Only on the Chewonki Neck would you find 20+ seventeen year olds sprinting to dive into Maine waters on the last Saturday of January- at a tropical outdoor temperature of 20 degrees. At mid-afternoon, with bikinis on, over half of semester 52 trudges down to the waterfront. The swim had to be postponed a few hours from 7 am to after lunch due to needed iceberg removal.
As we stomped toward the shoreline, we split up into pairs and the first two went in. Luckily, every one of us had the ever-faithful Rubio (Chris’s dog) by our side reminding us of the beauty of the doggie paddle. As the first two went in, faces changed from shivering from excitement to shivering from a much different kind of sensation. The first step in and all feeling in toes is lost. Every step into the water feels like walking into solid ice, but everyone keeps going. I think I can swim out to the iceberg, but I am wrongly mistaken. Two backstrokes and I lose feeling in my legs and scramble back towards the shore. At the time I could only have imaged what my face must’ve looked like, and fortunately some caught it on film so I will never be able to forget. Walking onto shore, a warm rushing sensation ran through my veins which felt peculiar to say the least. At last wrapped in the comfort of my warm towel, I stand barefooted watching the last of my semester come out of the iceberg filled waters. Finally Rubio finishes his victory lap and we head back to the cabins, too cold to even put on my coat or pants. At last, the Hilton*. Hands down the warmest shower of my life as the lukewarm water unthawed my skin.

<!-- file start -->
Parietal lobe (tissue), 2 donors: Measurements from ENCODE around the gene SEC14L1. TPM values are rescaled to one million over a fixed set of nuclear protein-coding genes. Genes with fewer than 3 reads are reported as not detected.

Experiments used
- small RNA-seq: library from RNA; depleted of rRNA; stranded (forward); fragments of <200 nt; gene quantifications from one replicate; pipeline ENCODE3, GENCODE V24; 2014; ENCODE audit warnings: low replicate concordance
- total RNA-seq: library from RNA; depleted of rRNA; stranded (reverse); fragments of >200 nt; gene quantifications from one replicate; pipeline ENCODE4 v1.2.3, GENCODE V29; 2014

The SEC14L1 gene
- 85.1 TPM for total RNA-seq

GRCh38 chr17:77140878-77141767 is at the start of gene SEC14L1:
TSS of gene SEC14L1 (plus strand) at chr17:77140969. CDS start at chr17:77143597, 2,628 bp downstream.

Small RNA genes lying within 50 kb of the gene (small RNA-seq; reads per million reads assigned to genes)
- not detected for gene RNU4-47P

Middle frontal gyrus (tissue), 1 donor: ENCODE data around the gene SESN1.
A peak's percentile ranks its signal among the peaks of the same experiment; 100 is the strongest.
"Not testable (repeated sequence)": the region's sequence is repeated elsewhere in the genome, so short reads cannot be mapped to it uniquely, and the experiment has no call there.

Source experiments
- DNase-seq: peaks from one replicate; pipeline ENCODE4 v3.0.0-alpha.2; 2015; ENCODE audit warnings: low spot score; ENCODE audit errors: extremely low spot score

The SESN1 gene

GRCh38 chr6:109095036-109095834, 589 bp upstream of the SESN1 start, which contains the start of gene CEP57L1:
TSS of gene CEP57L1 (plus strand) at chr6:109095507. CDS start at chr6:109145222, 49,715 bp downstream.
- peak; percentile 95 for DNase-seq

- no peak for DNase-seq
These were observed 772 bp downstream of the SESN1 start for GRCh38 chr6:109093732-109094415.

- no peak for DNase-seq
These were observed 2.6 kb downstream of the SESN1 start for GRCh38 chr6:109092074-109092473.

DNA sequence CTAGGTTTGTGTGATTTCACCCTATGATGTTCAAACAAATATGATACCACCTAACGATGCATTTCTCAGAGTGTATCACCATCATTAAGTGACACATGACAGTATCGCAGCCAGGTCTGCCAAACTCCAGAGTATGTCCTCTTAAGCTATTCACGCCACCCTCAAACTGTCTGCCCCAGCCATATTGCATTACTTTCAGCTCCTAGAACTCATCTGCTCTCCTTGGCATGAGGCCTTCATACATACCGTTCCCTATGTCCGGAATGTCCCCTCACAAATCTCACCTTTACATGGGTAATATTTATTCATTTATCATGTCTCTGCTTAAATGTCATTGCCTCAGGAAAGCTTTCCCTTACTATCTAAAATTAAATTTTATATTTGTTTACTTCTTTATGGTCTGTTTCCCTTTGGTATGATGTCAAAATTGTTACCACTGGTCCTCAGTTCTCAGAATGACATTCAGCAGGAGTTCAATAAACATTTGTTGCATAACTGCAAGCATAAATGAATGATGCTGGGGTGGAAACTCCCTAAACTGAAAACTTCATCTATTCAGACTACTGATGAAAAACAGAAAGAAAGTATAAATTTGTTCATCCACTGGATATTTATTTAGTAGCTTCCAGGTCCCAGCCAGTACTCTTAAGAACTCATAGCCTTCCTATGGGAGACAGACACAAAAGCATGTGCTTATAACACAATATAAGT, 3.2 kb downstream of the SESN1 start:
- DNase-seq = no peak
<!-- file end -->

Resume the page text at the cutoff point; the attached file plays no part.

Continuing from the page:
Looking forward to the next Polar Bear, but hopefully minus the icebergs.
-Nina Pusic, Newark Academy NJ
*the Hilton: girls bathroom